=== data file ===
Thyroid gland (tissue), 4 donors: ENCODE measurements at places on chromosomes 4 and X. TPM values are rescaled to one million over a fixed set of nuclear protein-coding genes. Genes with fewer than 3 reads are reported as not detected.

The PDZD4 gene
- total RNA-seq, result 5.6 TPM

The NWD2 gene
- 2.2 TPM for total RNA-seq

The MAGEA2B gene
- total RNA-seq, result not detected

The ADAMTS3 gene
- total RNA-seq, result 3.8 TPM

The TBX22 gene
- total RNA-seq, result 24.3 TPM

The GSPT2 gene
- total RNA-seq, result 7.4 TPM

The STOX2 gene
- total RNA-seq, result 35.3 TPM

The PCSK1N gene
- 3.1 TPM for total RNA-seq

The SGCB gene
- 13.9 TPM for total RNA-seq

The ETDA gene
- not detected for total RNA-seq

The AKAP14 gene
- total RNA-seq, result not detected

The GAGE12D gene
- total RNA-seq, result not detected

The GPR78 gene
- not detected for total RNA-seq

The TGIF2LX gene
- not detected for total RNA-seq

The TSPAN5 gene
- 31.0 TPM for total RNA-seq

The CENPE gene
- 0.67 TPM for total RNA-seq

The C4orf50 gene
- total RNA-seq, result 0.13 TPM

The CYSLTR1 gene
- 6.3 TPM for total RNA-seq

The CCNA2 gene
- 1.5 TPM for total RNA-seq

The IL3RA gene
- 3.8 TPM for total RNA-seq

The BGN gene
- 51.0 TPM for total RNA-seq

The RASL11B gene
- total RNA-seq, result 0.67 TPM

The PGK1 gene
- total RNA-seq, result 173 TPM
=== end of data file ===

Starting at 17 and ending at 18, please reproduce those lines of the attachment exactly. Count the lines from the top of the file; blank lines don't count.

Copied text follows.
- 3.1 TPM for total RNA-seq

The SGCB gene